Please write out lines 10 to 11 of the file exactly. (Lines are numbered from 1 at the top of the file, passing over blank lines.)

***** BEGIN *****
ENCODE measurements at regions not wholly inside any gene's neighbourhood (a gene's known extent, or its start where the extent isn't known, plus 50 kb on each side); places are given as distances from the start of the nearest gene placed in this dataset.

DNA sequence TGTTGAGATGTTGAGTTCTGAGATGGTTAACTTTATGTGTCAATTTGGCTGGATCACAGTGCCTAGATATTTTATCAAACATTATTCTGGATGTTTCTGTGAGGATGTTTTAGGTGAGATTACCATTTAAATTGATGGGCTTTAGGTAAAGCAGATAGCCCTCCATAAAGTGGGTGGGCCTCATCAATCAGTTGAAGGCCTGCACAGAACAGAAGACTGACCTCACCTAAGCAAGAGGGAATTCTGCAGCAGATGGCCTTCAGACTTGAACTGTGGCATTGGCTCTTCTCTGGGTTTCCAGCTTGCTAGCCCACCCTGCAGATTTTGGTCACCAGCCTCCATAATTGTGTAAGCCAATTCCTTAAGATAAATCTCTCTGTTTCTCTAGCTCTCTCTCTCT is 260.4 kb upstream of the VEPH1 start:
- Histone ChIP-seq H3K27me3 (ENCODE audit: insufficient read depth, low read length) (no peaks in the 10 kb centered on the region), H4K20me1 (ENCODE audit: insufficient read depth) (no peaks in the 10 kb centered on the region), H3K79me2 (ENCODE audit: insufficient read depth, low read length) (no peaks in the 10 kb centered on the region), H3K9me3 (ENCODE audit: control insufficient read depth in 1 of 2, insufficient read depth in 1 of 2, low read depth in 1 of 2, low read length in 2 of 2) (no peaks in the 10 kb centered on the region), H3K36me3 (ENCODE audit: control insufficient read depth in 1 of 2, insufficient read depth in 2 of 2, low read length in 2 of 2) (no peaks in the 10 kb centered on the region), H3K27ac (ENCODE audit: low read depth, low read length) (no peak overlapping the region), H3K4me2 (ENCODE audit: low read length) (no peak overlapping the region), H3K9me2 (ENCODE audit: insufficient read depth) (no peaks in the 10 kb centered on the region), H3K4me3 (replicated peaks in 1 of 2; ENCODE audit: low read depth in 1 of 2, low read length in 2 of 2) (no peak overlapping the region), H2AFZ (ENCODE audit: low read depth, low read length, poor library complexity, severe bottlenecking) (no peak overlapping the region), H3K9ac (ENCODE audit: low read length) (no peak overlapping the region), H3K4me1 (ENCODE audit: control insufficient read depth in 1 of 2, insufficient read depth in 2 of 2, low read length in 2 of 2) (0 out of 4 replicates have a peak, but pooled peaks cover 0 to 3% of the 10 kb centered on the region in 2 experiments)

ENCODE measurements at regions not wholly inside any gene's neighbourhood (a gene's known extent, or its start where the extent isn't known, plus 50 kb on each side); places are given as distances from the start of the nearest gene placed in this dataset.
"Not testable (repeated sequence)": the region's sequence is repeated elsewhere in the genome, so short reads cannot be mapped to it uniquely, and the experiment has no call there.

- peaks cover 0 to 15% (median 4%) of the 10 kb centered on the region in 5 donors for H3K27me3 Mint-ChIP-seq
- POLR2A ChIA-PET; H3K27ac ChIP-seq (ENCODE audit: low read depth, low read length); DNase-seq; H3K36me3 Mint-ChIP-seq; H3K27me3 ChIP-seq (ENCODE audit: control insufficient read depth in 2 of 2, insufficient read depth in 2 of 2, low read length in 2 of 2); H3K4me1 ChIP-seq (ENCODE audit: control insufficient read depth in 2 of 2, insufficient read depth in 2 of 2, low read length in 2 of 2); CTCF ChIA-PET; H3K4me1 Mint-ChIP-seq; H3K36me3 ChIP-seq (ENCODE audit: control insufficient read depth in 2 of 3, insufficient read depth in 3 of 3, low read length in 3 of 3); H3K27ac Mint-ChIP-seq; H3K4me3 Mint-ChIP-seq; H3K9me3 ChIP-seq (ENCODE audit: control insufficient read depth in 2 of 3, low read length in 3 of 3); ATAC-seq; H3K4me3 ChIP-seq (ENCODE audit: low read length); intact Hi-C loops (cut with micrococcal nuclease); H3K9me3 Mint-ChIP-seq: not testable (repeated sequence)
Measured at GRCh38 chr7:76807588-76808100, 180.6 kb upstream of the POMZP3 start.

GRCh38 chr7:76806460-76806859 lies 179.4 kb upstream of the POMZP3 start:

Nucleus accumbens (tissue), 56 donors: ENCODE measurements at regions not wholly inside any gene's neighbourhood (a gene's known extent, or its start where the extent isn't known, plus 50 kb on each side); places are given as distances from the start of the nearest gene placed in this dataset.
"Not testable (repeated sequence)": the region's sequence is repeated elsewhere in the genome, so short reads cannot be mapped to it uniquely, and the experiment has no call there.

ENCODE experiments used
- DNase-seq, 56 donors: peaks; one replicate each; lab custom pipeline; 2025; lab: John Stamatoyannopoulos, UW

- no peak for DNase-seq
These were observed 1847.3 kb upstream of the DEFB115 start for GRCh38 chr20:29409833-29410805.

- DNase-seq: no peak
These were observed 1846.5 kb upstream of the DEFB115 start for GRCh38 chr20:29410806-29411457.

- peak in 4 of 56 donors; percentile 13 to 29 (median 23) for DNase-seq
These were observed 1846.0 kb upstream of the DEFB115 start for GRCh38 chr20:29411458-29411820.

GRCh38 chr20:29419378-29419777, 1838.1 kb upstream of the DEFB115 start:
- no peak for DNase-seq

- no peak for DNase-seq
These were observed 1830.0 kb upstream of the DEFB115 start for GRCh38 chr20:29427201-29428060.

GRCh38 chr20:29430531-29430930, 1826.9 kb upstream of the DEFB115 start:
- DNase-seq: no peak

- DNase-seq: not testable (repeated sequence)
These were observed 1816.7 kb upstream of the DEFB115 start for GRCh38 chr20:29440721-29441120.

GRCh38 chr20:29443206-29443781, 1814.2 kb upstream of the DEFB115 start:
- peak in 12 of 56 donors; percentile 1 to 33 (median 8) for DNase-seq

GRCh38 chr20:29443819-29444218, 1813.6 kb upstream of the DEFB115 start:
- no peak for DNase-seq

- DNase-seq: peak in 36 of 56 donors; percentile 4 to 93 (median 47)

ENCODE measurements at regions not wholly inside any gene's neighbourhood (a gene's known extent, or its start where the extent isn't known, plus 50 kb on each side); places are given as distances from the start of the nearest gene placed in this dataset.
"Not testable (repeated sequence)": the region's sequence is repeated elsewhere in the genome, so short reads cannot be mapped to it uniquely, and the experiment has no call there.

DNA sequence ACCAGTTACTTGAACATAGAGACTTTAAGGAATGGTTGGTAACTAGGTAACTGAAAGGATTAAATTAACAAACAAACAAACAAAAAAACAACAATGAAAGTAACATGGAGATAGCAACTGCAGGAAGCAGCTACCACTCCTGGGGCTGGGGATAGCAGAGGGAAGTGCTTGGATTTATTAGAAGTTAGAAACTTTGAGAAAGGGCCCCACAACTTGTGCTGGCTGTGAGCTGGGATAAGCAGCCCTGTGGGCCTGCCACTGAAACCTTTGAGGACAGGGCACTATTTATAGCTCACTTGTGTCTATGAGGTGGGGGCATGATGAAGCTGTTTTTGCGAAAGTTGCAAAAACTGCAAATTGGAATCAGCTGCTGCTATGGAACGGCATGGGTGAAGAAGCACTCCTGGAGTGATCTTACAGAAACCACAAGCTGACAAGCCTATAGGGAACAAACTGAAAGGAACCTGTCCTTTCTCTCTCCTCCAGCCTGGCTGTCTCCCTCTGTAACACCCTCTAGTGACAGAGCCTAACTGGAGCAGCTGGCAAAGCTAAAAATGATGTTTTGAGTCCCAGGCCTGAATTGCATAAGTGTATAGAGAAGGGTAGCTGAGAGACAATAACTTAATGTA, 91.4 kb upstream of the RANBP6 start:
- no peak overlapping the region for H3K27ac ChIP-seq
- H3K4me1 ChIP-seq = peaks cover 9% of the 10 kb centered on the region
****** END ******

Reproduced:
Nucleus accumbens (tissue), 56 donors: ENCODE measurements at regions not wholly inside any gene's neighbourhood (a gene's known extent, or its start where the extent isn't known, plus 50 kb on each side); places are given as distances from the start of the nearest gene placed in this dataset.
"Not testable (repeated sequence)": the region's sequence is repeated elsewhere in the genome, so short reads cannot be mapped to it uniquely, and the experiment has no call there.